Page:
Price in a Contract of Sale : Judicial Interpretation
Authored By Devanshi Goyal
Keywords: contract, sales of goods, title in the goods, consideration.
The ground for Indian society is contract. Indian society norms are based on the theory of social contract which provides that a person moral or political obligations are based on the contract or agreement which forms the society in which they live. The concept of contract has been embedded with law which deals with the business, transactions for the economic development as well as the society. The parent act being the law of contract from where the sales of goods act has derived its existence. Thus it helps in building, encouraging and promoting the business transactions where the seller transfers the goods title to the buyer for a consideration which forms the basis of every contract.
For a contract to be valid and legal it must fulfill the essential four conditions attached to it, i.e offer, agreement, acceptance and consideration. The initiation of contract making starts by making an offer and ends with the performance of the said contract. Contract between the parties must be for a performance with the consideration. The consideration can be in the form of price that is paid by the parties. The provision under the contract specifies the method by which the price is paid at any time decided by the parties. Price as per the law is the monetary compensation or value decided priorly for the sales of goods. The price for the contract of sale must be ascertained in accordance with the provisions of law. The sales of goods act,1930 provide with the provisions which are necessary to ascertain the price of contract, as per the Section 4 of sales goods act,1930 a contract of sale is the contract in which the seller transfers or has agreed to transfer the property in good to the buyer for some price. This constitutes a compoundable transaction of an agreement to sell, including passing of title, delivery of good, payment of price, and other charges of transportation. 1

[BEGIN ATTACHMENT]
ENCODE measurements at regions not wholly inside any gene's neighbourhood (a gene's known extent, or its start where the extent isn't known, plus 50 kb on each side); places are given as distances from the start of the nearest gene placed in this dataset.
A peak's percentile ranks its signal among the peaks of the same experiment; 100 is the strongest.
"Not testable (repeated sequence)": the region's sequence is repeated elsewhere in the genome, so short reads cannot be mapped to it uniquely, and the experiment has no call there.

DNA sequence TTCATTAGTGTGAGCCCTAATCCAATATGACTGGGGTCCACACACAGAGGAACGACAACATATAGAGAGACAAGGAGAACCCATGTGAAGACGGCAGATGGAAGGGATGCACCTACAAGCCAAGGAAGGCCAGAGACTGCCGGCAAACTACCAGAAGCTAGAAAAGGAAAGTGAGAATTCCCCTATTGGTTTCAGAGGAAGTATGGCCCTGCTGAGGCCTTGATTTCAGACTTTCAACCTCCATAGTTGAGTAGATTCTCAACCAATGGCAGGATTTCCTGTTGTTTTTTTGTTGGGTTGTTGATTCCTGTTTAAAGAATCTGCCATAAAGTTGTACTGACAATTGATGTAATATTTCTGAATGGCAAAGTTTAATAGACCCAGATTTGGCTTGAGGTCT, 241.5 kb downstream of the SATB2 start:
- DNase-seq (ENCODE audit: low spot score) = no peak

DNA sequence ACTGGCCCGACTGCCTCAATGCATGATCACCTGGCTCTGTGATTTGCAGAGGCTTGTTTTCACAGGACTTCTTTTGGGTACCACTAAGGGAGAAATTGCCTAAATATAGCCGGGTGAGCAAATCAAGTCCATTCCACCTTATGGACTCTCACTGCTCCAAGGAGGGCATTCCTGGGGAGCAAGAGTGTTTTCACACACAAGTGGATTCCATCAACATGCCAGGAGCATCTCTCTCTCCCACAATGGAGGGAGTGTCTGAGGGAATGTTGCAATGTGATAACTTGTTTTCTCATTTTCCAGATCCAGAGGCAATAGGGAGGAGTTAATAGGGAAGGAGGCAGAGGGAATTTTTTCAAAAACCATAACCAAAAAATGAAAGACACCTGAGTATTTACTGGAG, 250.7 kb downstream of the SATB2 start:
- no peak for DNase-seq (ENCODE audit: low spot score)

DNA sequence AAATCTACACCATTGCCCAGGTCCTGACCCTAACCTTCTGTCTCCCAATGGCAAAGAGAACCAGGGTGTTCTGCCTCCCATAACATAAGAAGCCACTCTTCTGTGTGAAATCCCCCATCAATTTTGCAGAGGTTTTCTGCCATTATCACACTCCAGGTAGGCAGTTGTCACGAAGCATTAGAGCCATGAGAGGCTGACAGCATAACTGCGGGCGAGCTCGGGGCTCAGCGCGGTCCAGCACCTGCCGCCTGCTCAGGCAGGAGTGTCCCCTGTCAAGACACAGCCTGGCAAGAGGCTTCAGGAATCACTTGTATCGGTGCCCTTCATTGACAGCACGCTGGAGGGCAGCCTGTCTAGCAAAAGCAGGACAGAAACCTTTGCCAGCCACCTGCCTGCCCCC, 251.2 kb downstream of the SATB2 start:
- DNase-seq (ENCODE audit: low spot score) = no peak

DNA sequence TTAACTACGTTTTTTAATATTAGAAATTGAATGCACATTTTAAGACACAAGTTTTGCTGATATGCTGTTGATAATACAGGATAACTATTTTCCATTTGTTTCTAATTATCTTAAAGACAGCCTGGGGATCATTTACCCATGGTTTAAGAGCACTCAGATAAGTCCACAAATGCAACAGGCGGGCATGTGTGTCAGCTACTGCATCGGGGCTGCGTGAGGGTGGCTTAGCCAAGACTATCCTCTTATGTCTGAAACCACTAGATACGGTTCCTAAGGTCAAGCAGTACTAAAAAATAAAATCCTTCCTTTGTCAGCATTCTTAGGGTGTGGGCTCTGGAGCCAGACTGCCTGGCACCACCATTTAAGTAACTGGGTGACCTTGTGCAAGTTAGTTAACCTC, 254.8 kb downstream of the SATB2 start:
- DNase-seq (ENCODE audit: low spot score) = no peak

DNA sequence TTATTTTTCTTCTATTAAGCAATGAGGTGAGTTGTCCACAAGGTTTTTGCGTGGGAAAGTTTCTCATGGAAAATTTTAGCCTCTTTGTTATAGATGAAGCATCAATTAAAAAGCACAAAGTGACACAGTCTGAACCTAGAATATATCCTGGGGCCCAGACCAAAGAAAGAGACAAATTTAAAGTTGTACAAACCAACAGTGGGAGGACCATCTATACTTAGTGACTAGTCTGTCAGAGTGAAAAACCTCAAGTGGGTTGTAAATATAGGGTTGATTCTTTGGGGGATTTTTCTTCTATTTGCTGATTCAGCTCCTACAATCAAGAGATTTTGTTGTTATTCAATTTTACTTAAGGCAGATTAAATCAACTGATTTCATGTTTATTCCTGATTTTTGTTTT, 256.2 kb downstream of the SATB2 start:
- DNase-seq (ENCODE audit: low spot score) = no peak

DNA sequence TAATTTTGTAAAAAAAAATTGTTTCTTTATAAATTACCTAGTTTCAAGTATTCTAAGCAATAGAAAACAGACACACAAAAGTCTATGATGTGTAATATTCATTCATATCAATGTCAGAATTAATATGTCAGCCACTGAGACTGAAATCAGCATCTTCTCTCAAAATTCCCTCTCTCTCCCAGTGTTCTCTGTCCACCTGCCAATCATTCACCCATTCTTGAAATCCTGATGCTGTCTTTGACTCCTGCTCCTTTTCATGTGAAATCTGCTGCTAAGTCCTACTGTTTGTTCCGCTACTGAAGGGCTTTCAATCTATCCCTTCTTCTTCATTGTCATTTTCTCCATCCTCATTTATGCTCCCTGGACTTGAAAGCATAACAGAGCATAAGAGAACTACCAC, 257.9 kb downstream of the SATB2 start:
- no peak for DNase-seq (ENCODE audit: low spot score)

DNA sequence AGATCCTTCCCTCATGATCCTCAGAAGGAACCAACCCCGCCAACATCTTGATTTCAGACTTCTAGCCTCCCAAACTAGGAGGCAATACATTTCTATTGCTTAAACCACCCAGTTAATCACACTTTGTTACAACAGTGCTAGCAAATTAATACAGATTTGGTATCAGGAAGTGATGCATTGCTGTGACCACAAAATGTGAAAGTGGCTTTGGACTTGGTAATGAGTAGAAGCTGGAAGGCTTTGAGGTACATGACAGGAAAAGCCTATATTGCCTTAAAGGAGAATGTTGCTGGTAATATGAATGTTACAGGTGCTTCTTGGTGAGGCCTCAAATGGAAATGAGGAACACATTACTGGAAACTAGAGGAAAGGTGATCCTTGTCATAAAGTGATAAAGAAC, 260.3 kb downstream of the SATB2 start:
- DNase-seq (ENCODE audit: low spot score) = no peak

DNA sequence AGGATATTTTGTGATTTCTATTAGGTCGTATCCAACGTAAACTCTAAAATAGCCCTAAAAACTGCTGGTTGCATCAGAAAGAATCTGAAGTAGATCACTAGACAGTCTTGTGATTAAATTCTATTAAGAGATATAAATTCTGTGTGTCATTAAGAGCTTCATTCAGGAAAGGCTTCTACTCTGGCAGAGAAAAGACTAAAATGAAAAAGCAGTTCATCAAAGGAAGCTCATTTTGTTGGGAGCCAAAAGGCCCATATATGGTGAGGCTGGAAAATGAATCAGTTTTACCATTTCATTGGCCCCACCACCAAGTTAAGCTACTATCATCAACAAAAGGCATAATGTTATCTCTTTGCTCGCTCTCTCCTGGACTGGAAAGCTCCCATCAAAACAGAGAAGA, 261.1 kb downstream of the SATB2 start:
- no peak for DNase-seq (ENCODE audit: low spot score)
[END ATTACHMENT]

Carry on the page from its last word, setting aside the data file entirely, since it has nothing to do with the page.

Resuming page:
Provisions under law
According to section 9 of the sales of goods act1930, price in a contract of sale may be fixed by contract, i.e the price mentioned explicitly in the contract of sale or determined prior, or the contract has some clauses that has or defines the authority, i.e the buyer/seller to that will eventually ascertain the price or, the price may be left to be determined by the course of deals between the parties. The provision further provides with the answer to the uncertainty that would arise if no price is determined with the said provision, then the buyer shall pay the seller a reasonable price, that would vary with individual cases and circumstances. The price may be fixed at time of transfer or at a later stage as per the convenience of parties, or can be fixed in the future, future determination of price is valid under the Indian contract act 1872, the contract would not become void for uncertainty because the price was not fixed. In the opinion of Lord Blackburn J. When the price could not be determined with particularity in consequence of the thing perishing, still the seller can recover the price involved in the risk by the purchaser, by ascertaining the amount as nearly as he can.